A technician from Kaminer Heating and Air Conditioning places a monitor in a home for 48 hours, which gives an hour-by-hour breakdown of what’s in the air.

Nowhere is the saying “What you can’t see can hurt you” more evident than when discussing IAQ. Consider what could be floating around in just about any home or building. There might be mold spores, which are invisible to the naked eye; radon, which is a cancer-causing natural radioactive gas that can’t be seen, smelled, or tasted; and/or dust mites, which are too small to be seen, but are found in mattresses and bedding materials. Then there’s pet dander, volatile organic compounds, pollen, carbon monoxide (CO) … the list of invisible, potentially harmful components in the air is practically endless.

Obviously, not all indoor pollutants are created equal, as the presence of radon or CO in any building is a serious health threat to the occupants and should be addressed immediately. Other pollutants may cause irritating, chronic conditions such as headaches, runny noses, coughing, and itchy eyes. The good news is that all these issues can be corrected if the proper IAQ equipment is utilized.

Some may question how an HVAC professional can determine what kind of remediation efforts are needed if all these airborne irritants are invisible. The answer is to use an IAQ monitor, which can measure and record even low levels of various gases and particulates in the air. The report generated by the monitor will definitively state what IAQ problems exist, helping the HVAC professional determine the correct solution for the application.


Using an IAQ monitor in the residential market has definitely been beneficial for Kaminer Heating and Air Conditioning, Columbia, S.C. The company started using the monitors in September 2007, and sales of IAQ equipment increased enough in the first three months to pay back the $9,000 that was originally invested in three AirAdvice monitors.

“The monitor is especially helpful when we make a recommendation for an IAQ product and a customer isn’t sure about it. Then we’ll suggest setting up a monitor to test the air,” said Todd Kaminer, IIAQC, service manager and IAQ specialist, Kaminer Heating and Air Conditioning. “We place the monitor in the home for 48 hours, and it gives us an hour-by-hour breakdown of what’s in the air.”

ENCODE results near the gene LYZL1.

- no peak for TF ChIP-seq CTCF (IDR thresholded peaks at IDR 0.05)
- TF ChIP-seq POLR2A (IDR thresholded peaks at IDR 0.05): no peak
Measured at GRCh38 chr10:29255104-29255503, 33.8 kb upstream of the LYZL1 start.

Most customers are open to having the monitor placed in their homes, especially after Kaminer and his crew share their personal experiences. “All of our employees have tested their own homes, and they each carry a copy of their personal monitoring results. They show customers how the monitor works, what it does, and what the printout looks like,” said Kaminer. “When customers see that, it puts them a little more at ease. And once they see the results, any skepticism leaves pretty quickly.”

Customers can see the monitor is accurate because the report will demonstrate spikes in temperature, humidity, or particulate load depending on the activity in the home. The report makes it possible to show the customer that someone was probably showering at 7 a.m. because the monitor detected an increase in humidity. Or perhaps someone was vacuuming at 3 p.m., because the monitor shows a spike in airborne particulates.

Kaminer charges $100 to set the monitor for a 48-hour period of time, and that becomes a credit towards the purchase of any of the IAQ recommendations made by a Kaminer comfort consultant. If customers choose to not purchase anything, the credit is kept on the books in case they decide to buy something at a later date.

While most customers want the monitor placed in their homes so that IAQ issues can be identified and mitigated, others like it for peace of mind. “We actually had a customer who was selling his house, and he wanted the monitor placed in his home, so he could show realtors and potential buyers that his house had a clean bill of health. I thought that was a great idea. It cost him $100, but it probably made him $1,000,” said Kaminer.